Projecting False Truths: The 4.0 GPA at an HBCU vs. a PWI

Note: Today’s op ed comes to you courtesy of George M. Johnson, an advocate for change in Higher Education.  He is the Former Director of Student Accounts at Virginia Union University and counsels students properly preparing for college.  He has been published in and blogs at  Follow him on twitter @iamgmjohnson

Yesterday, a tweet from @Med_School12 took Social Media by storm that stated “A 4.0 at a HBCU is not equivalent to a 4.0 at a rigorous PWI.  Sorry, but it’s the truth”.  Immediately twitter swarmed this tweet as the thousands of retweets with comments ranged from a question mark to all out fury.  I too, took my frustrations out tweeting how my multiple degrees from HBCU’s have in no way made me less that of a person who received their degrees from a PWI.  After the initial shock and awe of the situation, I decided to sit down, gather my thoughts, and really think about what she actually wrote.

The tweet, although less than 140 characters is much layered in contradiction and furthermore should have been sold as her opinion not truth.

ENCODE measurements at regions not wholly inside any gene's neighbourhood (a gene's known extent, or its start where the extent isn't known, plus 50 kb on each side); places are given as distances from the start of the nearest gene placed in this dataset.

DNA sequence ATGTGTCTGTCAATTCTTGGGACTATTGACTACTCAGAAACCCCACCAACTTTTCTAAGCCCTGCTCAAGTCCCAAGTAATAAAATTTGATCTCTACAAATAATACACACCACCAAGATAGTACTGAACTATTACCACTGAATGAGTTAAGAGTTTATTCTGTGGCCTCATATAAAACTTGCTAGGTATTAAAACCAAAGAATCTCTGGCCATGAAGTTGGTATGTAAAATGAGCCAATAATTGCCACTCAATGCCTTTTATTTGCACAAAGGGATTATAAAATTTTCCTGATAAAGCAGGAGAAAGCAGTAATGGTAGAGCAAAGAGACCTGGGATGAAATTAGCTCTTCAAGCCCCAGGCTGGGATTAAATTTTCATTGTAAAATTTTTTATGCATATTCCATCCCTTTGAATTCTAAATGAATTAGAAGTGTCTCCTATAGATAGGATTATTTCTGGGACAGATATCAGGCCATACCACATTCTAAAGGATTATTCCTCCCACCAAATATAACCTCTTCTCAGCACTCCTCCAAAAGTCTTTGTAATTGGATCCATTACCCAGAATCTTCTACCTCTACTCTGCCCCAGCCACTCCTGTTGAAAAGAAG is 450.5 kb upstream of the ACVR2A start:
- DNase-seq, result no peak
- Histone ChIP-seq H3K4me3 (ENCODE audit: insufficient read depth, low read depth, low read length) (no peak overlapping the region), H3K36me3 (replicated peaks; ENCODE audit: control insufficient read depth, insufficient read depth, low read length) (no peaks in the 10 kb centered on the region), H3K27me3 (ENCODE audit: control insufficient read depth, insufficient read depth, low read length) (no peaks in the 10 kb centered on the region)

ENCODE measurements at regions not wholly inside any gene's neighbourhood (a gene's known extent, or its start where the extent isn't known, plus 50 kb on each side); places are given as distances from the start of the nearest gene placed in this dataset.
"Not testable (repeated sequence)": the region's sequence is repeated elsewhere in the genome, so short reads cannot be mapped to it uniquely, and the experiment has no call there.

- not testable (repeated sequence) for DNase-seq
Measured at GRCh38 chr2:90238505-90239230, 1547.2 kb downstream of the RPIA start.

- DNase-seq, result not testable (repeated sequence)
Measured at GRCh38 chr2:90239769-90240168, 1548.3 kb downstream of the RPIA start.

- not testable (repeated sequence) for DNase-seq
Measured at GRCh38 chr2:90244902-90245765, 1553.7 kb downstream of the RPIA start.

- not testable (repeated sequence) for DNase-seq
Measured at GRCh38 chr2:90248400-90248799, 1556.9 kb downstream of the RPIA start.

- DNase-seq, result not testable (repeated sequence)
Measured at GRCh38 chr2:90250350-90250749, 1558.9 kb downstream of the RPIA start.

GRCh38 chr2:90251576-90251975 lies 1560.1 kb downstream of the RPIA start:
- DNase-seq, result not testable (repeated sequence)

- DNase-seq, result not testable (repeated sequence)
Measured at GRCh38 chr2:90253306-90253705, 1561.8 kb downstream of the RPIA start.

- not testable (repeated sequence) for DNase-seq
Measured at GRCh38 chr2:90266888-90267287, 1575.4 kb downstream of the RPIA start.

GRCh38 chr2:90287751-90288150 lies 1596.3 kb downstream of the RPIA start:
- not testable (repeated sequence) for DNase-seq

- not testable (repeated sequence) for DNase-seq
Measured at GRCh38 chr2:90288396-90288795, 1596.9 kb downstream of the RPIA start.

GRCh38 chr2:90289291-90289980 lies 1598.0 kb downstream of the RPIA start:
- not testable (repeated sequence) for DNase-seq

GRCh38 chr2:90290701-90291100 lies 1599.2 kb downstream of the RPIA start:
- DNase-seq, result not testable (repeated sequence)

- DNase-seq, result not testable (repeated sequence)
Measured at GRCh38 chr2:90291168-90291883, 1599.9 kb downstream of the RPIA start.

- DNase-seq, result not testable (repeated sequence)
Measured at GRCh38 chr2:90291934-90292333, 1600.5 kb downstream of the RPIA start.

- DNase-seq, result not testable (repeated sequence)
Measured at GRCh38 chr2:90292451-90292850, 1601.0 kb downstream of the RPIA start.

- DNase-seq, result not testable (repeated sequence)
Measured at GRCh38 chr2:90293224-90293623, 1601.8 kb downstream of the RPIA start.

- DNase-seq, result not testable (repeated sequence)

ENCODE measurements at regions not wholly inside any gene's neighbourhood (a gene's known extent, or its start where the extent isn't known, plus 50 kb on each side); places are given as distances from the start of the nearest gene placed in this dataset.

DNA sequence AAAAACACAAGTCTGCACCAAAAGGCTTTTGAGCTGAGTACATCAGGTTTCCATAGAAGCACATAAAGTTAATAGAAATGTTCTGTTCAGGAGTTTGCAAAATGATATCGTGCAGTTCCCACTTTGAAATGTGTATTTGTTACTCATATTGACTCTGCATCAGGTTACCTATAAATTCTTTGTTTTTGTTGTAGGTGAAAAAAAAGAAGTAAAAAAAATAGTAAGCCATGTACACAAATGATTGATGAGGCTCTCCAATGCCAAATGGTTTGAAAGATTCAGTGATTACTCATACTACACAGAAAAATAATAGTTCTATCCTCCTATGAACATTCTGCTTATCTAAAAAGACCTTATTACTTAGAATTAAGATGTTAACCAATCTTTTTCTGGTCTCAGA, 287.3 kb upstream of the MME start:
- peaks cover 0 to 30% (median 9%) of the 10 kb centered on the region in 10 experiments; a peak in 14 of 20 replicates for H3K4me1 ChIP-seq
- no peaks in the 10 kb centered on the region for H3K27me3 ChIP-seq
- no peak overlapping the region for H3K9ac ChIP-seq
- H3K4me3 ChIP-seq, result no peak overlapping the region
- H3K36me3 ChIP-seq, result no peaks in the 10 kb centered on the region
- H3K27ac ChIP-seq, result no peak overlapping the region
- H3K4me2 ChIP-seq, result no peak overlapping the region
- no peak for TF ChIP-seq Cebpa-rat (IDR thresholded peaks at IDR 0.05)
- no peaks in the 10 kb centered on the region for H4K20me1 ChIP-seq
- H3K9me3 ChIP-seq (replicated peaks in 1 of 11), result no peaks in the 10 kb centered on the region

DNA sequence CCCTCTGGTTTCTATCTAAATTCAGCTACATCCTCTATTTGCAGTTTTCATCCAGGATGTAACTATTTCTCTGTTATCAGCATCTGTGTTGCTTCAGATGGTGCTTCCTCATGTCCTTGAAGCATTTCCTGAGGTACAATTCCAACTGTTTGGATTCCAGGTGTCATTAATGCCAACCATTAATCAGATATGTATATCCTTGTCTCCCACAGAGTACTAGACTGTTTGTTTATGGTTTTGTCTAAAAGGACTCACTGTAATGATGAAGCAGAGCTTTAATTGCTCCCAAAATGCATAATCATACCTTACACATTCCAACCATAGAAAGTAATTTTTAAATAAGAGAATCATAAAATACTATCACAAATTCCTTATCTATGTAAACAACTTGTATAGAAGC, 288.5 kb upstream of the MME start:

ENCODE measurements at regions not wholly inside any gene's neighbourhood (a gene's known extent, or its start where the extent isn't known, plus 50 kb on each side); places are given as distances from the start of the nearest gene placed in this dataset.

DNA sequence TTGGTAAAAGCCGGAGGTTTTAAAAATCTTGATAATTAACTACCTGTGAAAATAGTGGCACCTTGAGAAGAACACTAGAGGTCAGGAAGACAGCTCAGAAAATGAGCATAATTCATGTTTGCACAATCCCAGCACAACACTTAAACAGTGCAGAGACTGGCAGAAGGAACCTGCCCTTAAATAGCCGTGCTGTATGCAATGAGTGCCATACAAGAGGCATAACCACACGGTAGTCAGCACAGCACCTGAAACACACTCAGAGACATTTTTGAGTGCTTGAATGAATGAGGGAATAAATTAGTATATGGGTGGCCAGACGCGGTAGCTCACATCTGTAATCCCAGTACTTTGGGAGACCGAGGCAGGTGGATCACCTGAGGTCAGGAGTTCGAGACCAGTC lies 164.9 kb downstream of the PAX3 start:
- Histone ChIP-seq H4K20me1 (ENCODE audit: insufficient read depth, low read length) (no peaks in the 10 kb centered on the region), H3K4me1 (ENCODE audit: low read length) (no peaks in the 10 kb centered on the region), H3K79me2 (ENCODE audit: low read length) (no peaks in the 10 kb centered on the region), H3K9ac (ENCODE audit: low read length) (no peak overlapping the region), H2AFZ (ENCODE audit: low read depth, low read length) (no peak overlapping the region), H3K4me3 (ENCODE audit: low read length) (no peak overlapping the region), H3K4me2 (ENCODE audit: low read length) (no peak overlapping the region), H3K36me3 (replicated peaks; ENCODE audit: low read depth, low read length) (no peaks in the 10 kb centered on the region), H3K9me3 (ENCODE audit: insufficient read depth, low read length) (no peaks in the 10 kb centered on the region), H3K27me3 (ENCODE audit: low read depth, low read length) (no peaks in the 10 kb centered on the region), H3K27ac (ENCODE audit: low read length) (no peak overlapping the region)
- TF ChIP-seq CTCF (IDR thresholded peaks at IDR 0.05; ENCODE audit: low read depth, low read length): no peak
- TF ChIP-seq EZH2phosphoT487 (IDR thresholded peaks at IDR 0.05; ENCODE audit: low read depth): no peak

Issue 1: What differs a PWI from a Rigorous PWI

At first read, the tweet all but diminishes the worth of attending an HBCU in comparison to going to a PWI.  But upon further analysis, she actually does compliment and offend all in the same sentence.  Based on her teeth, she agrees that a 4.0 at an HBCU is equivalent or better than that of one from a normal PWI, just not a rigorous PWI.  So the true question that needs to be answered is “what is a rigorous PWI”.  Is it a top 20 ranked college? Is it a private school as opposed to a public school?  Is it based on the college’s endowment?  Either way, the determination of what makes one college rigorous compared to another is purely subjective to the student that attends.  Some students probably thought Harvard was easy as compared to those who may have struggled at Rutger’s.  There is no true way of determining the “rigors” of one college over another.

Issue 2: Is the statement based on where you were educated or where you teach?

This is one I had to think about.  Let’s say the PWI is made up of 5 professors that all were educated at HBCU’s.  The school they are being compared to is an HBCU that is made up of 5 professors that were all taught at PWI’s.  There is probably no need to go any further as you can probably see where I am going with this.  The statement does not take into account the people that are actually doing the instruction.  Based on the statement, your professors could have come from community college and HBCU’s, but as long as they are “worthy” enough to teach at a “rigorous” PWI, the learning will be greater.  But if you attend an HBCU with all professors with Harvard Education, your learning will not be equivalent because the perception of the HBCU as a whole is less than the standard.  The patriarchy and privilege in that statement alone is disappointing.

Issue 3: The final issue, which was also my initial reply, “whose truth”?